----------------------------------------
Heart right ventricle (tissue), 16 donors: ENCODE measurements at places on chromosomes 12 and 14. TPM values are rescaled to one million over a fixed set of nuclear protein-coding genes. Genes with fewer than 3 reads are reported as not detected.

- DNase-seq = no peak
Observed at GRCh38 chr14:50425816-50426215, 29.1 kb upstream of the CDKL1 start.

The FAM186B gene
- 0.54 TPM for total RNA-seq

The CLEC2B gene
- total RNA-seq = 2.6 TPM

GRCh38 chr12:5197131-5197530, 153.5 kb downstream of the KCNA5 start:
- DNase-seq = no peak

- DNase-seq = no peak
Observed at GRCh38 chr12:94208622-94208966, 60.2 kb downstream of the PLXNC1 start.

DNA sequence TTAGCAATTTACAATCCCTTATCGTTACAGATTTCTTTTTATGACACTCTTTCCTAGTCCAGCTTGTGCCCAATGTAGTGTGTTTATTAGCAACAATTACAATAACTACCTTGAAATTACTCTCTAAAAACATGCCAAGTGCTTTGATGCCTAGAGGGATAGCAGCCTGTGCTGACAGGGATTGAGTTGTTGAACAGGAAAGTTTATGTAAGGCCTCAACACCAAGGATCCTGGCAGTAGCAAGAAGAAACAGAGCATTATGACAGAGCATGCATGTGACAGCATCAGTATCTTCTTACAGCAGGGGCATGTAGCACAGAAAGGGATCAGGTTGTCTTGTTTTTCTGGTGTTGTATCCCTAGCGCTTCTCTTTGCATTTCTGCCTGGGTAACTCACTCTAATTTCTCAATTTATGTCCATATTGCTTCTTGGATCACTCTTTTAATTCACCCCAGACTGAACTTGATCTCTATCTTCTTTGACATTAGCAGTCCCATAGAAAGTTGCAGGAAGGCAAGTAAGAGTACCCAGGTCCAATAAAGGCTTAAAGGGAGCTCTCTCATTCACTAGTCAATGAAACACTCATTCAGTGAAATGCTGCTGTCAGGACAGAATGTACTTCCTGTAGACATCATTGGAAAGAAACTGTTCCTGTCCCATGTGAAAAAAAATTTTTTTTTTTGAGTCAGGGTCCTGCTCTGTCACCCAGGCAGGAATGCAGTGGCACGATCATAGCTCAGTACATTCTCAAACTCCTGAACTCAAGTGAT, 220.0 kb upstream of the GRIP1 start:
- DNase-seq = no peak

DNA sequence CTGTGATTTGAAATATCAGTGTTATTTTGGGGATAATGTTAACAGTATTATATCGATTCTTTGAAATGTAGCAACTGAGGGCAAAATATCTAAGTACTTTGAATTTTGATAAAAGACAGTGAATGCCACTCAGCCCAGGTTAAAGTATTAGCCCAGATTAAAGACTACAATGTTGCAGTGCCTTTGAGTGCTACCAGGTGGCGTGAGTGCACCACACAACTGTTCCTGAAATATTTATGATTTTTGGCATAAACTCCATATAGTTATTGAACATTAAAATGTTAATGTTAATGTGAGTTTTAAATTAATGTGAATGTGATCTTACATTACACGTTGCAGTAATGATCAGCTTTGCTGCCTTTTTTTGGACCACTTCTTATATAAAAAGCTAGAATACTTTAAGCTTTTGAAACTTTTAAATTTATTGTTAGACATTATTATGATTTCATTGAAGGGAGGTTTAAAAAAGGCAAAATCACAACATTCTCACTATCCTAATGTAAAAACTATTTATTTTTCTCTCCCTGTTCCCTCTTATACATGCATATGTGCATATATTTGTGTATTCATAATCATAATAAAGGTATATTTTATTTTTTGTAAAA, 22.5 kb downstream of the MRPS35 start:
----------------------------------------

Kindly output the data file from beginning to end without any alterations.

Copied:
Heart right ventricle (tissue), 16 donors: ENCODE measurements at places on chromosomes 12 and 14. TPM values are rescaled to one million over a fixed set of nuclear protein-coding genes. Genes with fewer than 3 reads are reported as not detected.

- DNase-seq = no peak
Observed at GRCh38 chr14:50425816-50426215, 29.1 kb upstream of the CDKL1 start.

The FAM186B gene
- 0.54 TPM for total RNA-seq

The CLEC2B gene
- total RNA-seq = 2.6 TPM

GRCh38 chr12:5197131-5197530, 153.5 kb downstream of the KCNA5 start:
- DNase-seq = no peak

- DNase-seq = no peak
Observed at GRCh38 chr12:94208622-94208966, 60.2 kb downstream of the PLXNC1 start.

DNA sequence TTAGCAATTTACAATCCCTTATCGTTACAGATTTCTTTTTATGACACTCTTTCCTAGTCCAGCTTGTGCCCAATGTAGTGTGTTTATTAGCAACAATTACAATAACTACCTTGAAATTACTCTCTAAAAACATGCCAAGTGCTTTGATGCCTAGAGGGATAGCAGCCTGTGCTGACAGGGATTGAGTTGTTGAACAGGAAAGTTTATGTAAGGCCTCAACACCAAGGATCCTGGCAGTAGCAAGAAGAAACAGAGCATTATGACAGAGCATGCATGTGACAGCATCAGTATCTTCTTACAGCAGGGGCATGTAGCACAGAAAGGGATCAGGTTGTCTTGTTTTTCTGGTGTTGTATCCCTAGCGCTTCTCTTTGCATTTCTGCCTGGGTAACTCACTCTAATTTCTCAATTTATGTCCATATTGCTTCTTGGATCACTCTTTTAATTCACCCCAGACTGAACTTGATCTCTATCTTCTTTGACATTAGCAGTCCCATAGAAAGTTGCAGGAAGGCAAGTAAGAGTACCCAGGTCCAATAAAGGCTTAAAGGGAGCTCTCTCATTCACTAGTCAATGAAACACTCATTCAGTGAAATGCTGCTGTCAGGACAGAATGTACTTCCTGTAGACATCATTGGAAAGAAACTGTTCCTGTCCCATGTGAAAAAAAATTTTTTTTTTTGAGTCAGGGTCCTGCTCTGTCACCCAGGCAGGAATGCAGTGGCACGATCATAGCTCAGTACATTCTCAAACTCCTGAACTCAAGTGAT, 220.0 kb upstream of the GRIP1 start:
- DNase-seq = no peak

DNA sequence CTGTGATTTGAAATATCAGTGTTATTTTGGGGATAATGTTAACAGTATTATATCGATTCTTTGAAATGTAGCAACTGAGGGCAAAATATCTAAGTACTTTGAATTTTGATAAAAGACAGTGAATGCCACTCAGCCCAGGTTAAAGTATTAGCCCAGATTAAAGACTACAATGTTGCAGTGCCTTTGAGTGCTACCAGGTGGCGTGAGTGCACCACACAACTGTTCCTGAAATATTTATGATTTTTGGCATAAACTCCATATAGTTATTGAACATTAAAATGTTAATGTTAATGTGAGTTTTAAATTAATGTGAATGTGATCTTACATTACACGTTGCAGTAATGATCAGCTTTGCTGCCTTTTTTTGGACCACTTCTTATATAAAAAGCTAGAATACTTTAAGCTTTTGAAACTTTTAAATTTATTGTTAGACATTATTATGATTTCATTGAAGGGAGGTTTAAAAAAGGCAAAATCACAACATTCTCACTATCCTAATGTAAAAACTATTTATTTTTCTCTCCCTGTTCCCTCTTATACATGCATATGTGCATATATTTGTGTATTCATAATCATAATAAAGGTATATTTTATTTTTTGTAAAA, 22.5 kb downstream of the MRPS35 start: